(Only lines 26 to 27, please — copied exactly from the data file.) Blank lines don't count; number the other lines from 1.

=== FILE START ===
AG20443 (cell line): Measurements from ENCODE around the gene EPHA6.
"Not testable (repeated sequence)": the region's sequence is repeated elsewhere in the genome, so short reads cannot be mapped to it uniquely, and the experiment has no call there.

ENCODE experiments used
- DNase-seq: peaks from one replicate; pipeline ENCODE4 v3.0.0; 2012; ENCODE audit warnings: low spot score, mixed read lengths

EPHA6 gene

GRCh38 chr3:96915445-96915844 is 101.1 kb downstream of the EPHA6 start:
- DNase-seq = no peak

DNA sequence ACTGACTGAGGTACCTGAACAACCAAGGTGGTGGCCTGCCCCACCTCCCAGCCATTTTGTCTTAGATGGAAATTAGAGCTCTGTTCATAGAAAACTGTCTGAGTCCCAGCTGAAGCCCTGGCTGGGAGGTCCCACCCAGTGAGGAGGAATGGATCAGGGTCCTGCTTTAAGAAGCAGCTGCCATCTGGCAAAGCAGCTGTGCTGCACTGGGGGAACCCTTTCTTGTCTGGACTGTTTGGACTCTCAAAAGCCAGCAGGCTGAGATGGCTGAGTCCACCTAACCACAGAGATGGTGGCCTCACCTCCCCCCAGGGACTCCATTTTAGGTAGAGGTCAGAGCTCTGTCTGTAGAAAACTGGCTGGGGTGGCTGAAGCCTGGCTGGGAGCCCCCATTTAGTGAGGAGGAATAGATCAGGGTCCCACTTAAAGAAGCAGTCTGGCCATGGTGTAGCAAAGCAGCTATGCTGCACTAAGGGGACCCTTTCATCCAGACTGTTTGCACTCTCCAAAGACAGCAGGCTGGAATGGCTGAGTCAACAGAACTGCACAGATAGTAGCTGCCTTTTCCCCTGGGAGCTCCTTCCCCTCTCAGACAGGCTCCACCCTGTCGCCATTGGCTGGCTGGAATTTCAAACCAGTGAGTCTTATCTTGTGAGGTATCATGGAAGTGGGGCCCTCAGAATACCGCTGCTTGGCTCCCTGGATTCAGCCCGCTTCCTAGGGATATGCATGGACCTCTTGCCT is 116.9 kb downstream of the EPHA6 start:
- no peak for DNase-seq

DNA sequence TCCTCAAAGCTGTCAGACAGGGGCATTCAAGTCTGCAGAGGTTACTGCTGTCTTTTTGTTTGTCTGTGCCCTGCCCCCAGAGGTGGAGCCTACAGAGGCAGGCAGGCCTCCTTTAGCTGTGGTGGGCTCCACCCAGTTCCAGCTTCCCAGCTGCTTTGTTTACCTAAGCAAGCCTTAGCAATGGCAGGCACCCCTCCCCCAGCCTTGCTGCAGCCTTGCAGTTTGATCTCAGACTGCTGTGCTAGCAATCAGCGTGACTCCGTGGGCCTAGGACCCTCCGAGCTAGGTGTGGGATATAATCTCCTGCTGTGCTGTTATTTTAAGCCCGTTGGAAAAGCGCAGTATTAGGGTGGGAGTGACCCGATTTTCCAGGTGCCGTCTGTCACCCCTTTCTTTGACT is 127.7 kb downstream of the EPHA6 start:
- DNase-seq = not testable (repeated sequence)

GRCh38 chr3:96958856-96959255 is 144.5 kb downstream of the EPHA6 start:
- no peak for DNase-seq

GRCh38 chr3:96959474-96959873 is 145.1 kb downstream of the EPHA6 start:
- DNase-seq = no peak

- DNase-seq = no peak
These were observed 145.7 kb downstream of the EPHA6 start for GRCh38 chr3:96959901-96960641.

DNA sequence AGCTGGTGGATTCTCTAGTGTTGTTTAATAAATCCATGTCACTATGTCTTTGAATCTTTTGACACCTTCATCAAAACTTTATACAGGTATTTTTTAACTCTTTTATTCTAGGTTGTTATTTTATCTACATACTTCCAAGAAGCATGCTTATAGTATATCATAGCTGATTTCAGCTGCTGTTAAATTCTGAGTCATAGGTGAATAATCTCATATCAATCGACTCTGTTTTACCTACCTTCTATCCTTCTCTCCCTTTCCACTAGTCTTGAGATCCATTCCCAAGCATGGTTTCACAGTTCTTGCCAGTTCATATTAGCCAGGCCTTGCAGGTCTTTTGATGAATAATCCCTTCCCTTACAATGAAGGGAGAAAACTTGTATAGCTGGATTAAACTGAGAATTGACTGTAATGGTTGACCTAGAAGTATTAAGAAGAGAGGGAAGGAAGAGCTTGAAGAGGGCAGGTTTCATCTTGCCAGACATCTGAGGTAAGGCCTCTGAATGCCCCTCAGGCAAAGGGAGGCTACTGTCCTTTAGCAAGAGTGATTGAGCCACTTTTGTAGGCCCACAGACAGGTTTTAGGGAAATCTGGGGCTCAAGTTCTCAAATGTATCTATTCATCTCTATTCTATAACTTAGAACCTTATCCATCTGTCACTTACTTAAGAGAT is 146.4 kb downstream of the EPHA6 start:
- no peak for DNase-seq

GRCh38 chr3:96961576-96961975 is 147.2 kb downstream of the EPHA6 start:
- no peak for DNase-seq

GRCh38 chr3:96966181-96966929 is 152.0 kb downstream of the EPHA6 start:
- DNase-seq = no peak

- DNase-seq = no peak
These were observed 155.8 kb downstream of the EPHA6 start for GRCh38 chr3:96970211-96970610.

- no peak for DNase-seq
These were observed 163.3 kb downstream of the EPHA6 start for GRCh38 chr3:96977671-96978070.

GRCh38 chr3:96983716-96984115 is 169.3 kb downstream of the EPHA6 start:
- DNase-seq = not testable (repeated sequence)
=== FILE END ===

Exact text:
- no peak for DNase-seq
These were observed 163.3 kb downstream of the EPHA6 start for GRCh38 chr3:96977671-96978070.